Dal Ja’s Spring: Episode 22 (FINAL)
Episode 22: “Spring Comes Again, Flowers Bloom Again!”
If I had to sum up Dal Ja’s Spring’s last episode in one word, it would be “lovely.” So many sweet, funny, lovely moments! It made me laugh and cry, but did so without exaggerating any overly wrought drama, which I appreciated.
As we see a montage of all the scenes that have brought us thus far with Dal Ja and Tae Bong, Tae Bong narrates:
“That’s how we met… At first, I thought she was just an old maid clinging stubbornly to her pride. But… being together became more and more fun. And she’d get mad easily, too. She might come flying at you with her fists, but in actuality, she was more warmhearted than anyone. And as time passed, I kept wanting to see her… to be with her… “
And we see that it’s two years later, 2009, and Tae Bong is telling his mat-seon date about Dal Ja. (If you’ve seen a lot of kdramas, you’ll already know this, but a mat-seon is a formal blind date, usually arranged by parents, introducing two people with the hopes that they will marry.)
The date wonders, did Tae Bong just let her go? Didn’t he ask her not to leave?
And we’re back where we left off at the end of episode 21:
Tae Bong: “I love you. Don’t you understand?”
Dal Ja: “Thank you for saying that. So once in my life, I was loved. I’m so glad that it was with you… I won’t tell you to wait. And I won’t say that I’ll return to you either.”
Tae Bong: “Dal Ja.”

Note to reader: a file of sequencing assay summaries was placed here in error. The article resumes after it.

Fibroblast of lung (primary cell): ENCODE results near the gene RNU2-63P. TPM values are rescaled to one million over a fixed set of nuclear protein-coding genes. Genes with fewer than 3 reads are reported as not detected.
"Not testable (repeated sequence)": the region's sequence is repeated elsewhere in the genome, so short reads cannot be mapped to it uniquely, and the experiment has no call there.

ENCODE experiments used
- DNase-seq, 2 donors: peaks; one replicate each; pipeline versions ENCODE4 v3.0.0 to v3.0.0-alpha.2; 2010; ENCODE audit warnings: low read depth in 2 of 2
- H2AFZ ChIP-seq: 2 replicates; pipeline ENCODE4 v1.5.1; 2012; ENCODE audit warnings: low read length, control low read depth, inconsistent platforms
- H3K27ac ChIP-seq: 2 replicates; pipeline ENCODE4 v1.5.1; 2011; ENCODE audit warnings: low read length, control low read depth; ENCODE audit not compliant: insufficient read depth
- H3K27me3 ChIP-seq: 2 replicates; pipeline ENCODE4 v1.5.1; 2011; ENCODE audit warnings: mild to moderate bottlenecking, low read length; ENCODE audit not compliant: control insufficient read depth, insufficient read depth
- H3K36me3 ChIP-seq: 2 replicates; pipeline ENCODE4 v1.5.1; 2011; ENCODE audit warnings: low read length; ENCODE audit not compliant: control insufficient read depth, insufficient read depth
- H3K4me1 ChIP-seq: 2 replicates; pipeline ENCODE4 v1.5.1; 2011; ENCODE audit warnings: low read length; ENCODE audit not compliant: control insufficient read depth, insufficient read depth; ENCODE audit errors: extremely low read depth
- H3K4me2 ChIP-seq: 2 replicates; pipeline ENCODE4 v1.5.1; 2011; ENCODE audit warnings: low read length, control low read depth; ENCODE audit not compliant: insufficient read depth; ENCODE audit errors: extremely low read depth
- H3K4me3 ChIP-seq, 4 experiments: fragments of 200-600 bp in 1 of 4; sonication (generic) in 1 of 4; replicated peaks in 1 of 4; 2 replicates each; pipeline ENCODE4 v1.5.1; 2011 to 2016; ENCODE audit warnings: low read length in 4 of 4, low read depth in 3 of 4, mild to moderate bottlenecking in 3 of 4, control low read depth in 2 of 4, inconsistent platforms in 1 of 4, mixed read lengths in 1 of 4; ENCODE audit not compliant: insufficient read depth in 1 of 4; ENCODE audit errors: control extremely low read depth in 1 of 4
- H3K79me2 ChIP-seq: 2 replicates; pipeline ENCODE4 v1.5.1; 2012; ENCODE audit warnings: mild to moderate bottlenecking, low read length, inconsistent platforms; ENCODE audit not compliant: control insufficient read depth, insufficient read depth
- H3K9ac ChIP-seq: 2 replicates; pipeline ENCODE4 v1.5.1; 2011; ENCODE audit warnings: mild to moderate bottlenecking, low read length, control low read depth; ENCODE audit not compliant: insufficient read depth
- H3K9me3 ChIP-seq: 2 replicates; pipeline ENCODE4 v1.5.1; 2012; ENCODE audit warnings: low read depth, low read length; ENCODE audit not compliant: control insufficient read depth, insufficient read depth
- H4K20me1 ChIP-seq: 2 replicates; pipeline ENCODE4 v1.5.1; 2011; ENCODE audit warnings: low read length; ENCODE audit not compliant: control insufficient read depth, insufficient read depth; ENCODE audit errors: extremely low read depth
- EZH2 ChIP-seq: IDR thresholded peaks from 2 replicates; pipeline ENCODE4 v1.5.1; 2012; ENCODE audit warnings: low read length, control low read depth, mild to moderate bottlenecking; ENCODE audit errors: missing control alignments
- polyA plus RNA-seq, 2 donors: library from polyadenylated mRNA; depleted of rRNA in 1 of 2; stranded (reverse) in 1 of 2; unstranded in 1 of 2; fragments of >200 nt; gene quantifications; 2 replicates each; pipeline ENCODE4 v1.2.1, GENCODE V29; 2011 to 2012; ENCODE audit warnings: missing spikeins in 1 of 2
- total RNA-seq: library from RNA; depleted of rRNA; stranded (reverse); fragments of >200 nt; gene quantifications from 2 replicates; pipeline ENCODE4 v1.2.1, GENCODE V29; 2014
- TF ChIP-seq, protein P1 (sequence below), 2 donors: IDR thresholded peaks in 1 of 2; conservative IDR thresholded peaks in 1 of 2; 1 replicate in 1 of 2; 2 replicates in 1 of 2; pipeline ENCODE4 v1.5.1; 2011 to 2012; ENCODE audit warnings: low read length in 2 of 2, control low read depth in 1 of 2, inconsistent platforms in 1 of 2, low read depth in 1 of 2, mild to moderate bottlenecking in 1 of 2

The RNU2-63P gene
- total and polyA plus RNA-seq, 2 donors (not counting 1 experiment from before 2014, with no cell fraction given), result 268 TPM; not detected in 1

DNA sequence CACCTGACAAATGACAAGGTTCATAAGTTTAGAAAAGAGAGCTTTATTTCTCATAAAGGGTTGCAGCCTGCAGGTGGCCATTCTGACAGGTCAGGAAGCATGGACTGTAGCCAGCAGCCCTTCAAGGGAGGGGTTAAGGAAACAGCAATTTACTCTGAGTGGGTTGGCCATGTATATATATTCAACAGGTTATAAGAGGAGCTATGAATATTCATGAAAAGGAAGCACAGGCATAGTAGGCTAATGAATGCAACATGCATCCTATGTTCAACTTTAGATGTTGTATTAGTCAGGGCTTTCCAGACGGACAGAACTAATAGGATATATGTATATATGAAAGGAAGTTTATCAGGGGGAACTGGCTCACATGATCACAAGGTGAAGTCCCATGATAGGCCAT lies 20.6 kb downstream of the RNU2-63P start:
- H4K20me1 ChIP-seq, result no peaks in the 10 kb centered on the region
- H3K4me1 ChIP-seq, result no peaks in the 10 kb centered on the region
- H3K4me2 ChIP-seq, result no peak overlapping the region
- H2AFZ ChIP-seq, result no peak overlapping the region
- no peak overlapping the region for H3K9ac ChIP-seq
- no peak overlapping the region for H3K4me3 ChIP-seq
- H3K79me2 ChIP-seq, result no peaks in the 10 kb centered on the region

Dal Ja: “Let’s not make any promises, or any guarantees. And let’s not fool ourselves into thinking that our feelings right now won’t change in two years. If I tied you down with those promises, it would be my selfish greed… That one phrase you just told me is plenty for me. Those were the greatest words of my life… I love you, Tae Bong.”
Back in the present (2009), Tae Bong tells his date that he only came to the mat-seon because his mother pressured him, but he felt it was only polite to tell her why he’s not interested in meeting anyone. She asks him if he’s had any contact with Dal Ja, and he says he only received one postcard in two years. The woman wonders if he’s been waiting all this time for Dal Ja, and Tae Bong says, “I want to try believing in what she believes in.”
As we wonder what he means by that, we see the postcard Dal Ja sent him. You can’t read it well here, but it says: “If it’s fate… maybe?”
Meanwhile, we catch up with everyone else:
Seon Joo arrives, as glamorous as ever, for her first day back at work with her and Sae Do’s baby, Dong Hee. She’s fiercely overprotective but dotes on the baby… and snaps at the office workers when they say what a cute boy he is. Because Dong Hee’s a girl. Ha!
Tae Bong’s father and grandfather have a great relationship…
Tae Bong’s mother frequently goes to play Go-Stop with Dal Ja’s mom and grandmother…
And Dal Ja’s mother and grandmother have a lovely conversation when Grandma tries to set up Mom on a blind date herself. Mom’s not that interested, but understands that Grandma wants someone to look after her, instead of being stuck taking care of her old mother-in-law forever.
Gran: “Aren’t you tired, taking care of such an old woman?”
Mom: “Aren’t you tired, looking after such a unsociable person like me?”
Gran: “Why would I be tired? With a daughter-in-law like you.”
Mom: “Same with me. Why do you say that to me when I’ve got a mother-in-law like you? Enough with that. If you continue, I’ll really be disappointed.”
Gran: “It’s because I feel shameless.” (i.e., sense of honor has gone)
Mom: “Rather than any man, you’re much more reliable and comfortable to me. To me, mother, you mean more than a husband, a friend, or a lover. Don’t you know?”
And with that, Dal Ja returns.